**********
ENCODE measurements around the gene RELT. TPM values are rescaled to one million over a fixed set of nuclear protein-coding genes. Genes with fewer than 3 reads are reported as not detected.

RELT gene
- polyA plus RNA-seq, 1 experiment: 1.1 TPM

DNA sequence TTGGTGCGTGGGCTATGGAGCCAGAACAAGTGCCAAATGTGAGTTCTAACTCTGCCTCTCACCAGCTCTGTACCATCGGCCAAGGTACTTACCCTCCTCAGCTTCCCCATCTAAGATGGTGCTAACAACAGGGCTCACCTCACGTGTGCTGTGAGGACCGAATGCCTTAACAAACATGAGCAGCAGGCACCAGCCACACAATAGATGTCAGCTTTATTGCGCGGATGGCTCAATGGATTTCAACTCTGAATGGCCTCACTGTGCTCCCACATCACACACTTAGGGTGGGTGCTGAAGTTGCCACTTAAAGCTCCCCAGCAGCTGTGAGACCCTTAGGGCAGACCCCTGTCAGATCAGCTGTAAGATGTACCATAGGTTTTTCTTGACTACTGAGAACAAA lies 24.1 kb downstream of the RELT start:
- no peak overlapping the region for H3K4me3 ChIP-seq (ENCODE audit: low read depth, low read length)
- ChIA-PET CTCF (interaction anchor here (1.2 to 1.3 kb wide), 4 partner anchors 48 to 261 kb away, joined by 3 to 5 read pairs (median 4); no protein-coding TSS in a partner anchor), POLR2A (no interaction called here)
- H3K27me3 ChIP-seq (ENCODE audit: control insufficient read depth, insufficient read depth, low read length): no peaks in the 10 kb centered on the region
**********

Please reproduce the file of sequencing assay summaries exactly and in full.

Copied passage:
ENCODE measurements around the gene RELT. TPM values are rescaled to one million over a fixed set of nuclear protein-coding genes. Genes with fewer than 3 reads are reported as not detected.

RELT gene
- polyA plus RNA-seq, 1 experiment: 1.1 TPM

DNA sequence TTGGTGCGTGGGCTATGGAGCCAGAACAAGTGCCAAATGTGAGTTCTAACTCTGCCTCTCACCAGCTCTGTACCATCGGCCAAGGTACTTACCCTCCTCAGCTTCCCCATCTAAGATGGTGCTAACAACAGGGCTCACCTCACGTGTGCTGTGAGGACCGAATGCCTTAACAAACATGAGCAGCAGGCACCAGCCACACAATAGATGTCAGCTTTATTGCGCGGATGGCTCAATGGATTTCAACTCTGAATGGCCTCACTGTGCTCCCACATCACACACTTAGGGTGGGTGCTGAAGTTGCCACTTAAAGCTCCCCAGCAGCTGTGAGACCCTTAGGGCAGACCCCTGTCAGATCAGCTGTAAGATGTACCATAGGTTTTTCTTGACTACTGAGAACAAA lies 24.1 kb downstream of the RELT start:
- no peak overlapping the region for H3K4me3 ChIP-seq (ENCODE audit: low read depth, low read length)
- ChIA-PET CTCF (interaction anchor here (1.2 to 1.3 kb wide), 4 partner anchors 48 to 261 kb away, joined by 3 to 5 read pairs (median 4); no protein-coding TSS in a partner anchor), POLR2A (no interaction called here)
- H3K27me3 ChIP-seq (ENCODE audit: control insufficient read depth, insufficient read depth, low read length): no peaks in the 10 kb centered on the region